Ukraine: Fault Line or Potential Nuclear Earthquake?

By Timothy Furnish Published on February 1, 2023

February 24 will be the one-year anniversary of Russia’s invasion of Ukraine. It’s killed tens of thousands of soldiers and civilians, both Ukrainian and Russian. (No one has accurate numbers.) As of December 2022 the US had sent $48 billion in aid to Kiev. Almost half of that military hardware. Recently, Western allies agreed to provide over 100 tanks. Tuesday Reuters reported the U.S. is set to supply $2.2 billion more, including for the first time long range missiles. 

However President Biden has rejected (thus far) Ukrainian pleas for fighter-jets. It’s the bloodiest war in Europe since Yugoslavia’s break-up in the 1990s. Yet most Americans favor US support for Ukraine — although that percentage is dipping. The latest strategic update shows Russia controlling Ukraine’s easternmost provinces. This gives Moscow a contiguous land bridge to the Crimean Peninsula (which Russia took in 2014).

It’s Not Paranoia When They Do Invade You

But why is Putin so hell-bent on seizing parts of Ukraine? I examined this last year:

Look at the geopolitical situation from Putin’s, and Russia’s, perspective. Particularly valuable here is the chapter on Russia in Prisoners of Geography by Tim Marshall. “You might think that no one is intent on invading Russia, but that is not how the Russians see it, and with good reason” (p. 13). Starting in the 17th century, Europeans have invaded Russia every hundred years or so. Poles, Swedes, French, then Germans. The last twice, in both world wars. So Ukraine joining NATO, or even flirting with the idea, sets off alarms in Moscow. Furthermore, the first Russian state, over a millennium ago, began in Kiev. … As for Crimea, it “was part of Russia for two centuries, before being granted to the Soviet Republic of Ukraine in 1954″ (p. 24). And 60% of that territory is ethnically Russian. Also, Russia’s only warm water port is Sevastopol. On the Crimean Peninsula.

Know Your Opponent’s Motivations — You Don’t Have to Agree with Them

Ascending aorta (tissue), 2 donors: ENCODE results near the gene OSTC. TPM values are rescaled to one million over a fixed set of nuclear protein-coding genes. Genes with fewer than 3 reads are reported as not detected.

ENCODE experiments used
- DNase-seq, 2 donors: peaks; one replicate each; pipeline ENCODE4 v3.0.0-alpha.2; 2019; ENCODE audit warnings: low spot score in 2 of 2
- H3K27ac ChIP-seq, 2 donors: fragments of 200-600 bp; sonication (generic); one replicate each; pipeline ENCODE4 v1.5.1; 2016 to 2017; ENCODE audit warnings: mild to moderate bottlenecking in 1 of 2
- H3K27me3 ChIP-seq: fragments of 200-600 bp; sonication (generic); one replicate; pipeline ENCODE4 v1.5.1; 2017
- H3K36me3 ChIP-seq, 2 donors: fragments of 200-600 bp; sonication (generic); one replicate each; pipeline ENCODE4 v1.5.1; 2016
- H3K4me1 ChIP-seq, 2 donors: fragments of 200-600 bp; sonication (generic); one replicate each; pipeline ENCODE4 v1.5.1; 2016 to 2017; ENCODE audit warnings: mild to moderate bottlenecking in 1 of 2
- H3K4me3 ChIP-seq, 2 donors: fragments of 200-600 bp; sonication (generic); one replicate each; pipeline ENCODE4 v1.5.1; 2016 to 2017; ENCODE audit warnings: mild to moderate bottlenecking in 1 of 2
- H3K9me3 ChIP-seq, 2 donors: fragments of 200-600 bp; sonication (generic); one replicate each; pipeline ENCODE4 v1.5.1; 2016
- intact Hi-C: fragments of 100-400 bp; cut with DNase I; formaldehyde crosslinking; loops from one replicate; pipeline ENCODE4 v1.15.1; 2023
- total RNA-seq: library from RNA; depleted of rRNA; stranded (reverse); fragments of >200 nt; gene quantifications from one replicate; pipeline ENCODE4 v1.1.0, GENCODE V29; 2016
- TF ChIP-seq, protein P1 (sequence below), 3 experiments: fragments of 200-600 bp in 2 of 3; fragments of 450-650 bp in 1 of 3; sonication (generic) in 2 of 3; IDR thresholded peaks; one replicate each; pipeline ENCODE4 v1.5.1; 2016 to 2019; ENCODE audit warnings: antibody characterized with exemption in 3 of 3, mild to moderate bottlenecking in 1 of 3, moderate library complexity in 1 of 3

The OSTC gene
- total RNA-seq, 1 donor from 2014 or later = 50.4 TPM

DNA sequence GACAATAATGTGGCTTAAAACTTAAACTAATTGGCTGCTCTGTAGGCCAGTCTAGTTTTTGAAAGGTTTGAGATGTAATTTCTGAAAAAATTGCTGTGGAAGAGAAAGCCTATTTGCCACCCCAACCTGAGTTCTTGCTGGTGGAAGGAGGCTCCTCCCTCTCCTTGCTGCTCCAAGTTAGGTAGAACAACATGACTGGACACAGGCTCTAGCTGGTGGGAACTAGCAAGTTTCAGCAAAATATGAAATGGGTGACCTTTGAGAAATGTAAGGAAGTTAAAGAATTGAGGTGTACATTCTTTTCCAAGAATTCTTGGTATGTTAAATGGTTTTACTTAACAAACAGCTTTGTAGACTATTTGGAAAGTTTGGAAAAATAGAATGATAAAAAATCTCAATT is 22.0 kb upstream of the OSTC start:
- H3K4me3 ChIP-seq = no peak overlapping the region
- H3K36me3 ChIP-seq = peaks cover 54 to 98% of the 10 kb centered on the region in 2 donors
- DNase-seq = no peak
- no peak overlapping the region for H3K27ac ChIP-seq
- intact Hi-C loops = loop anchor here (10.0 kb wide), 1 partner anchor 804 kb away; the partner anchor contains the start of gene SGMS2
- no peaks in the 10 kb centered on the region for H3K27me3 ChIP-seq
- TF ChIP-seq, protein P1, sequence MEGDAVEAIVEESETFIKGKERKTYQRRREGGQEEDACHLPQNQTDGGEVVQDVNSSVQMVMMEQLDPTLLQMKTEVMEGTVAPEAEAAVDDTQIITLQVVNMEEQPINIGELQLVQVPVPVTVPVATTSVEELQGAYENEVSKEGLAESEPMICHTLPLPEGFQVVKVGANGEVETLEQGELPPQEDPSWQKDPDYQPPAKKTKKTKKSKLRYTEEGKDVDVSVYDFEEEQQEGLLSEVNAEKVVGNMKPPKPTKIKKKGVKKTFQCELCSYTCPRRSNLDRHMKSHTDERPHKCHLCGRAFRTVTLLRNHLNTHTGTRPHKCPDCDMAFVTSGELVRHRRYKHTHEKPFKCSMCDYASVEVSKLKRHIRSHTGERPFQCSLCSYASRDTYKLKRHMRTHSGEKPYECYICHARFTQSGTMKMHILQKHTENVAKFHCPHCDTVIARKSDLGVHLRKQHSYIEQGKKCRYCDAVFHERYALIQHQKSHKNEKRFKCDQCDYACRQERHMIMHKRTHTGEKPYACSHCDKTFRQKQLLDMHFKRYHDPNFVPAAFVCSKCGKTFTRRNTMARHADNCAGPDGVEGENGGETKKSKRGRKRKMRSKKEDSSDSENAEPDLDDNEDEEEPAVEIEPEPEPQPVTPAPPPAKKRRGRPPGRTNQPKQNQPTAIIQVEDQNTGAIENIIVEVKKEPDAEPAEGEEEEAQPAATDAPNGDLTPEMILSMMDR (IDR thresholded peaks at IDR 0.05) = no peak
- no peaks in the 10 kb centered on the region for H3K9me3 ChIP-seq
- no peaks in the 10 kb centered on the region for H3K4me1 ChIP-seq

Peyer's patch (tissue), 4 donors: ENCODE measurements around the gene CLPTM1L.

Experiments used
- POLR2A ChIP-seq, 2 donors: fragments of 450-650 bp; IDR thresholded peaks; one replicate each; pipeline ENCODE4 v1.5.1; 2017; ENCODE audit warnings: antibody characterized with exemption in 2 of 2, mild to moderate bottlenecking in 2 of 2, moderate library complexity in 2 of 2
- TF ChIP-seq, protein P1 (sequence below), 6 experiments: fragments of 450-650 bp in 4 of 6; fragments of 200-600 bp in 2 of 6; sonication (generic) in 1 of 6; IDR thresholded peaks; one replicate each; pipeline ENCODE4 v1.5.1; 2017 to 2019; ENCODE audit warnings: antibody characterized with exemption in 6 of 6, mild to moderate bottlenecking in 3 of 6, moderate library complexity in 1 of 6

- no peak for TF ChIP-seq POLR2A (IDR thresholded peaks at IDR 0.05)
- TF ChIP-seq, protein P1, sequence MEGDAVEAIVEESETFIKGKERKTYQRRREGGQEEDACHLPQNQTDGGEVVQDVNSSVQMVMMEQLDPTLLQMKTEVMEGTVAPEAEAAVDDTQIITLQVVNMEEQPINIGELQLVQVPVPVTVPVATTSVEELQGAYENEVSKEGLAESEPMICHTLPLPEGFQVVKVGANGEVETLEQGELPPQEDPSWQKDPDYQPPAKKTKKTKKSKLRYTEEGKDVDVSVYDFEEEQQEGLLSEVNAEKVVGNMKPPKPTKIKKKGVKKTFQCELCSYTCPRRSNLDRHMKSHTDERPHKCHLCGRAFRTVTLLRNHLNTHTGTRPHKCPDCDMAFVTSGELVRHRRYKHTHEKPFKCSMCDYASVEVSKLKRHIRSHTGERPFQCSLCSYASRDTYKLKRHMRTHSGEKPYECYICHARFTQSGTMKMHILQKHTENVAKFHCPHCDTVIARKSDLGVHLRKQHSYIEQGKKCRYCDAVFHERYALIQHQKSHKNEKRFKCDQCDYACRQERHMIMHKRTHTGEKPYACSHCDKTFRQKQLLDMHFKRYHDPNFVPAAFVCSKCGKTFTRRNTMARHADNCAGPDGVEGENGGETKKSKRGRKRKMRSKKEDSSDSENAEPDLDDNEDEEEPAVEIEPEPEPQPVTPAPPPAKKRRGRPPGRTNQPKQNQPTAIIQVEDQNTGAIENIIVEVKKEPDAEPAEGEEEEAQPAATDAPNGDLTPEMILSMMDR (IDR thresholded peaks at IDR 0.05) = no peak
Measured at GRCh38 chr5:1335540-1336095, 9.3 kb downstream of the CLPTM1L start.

None of this is to excuse Russia’s brutal invasion. But as I pointed out on my website some time back, the first rule of war is to understand your opponent. That’s true whether they’re jihadists, ChiComs or, as in this case, Orthodox Christian nationalists. The Western media, and politicians, try hard to paint Putin as Satan. Or worse. But in fact he sees America in that role. And himself on the side of the angels. Here’s his perspective:

The West, and its (classical) liberal ideology, is spent. That dominated the globe for 500 years, and did defeat both fascism and communism. But it has descended into a decadent progressive liberalism. One … obsessed with race, that denies the biological facts of male and female, and refuses to teach the likes of Shakespeare. Proponents even “eliminate entire pages from their own history.” This is “even worse than the agitprop department of the Central Committee of the Communist Party of the Soviet Union.” What is needed is a “Fourth Political Theory” to replace fascism, communism and woke liberalism. This Putin calls “traditional conservatism.” He also says Russia is uniquely qualified to deliver it to the world. … There would need to be a spiritual aspect to this traditional conservatism. A Russian Orthodox one, primarily.

Thus, religion — Orthodox Christianity — is as important to Putin, and many Russians, as the geopolitical map. In fact, they are inseparable. And so when Ukraine’s President Zelensky orders, or at least supports, attacks on the Ukrainian Orthodox Church, the chances for peace plunge toward zero.

Who Are the Orthodox?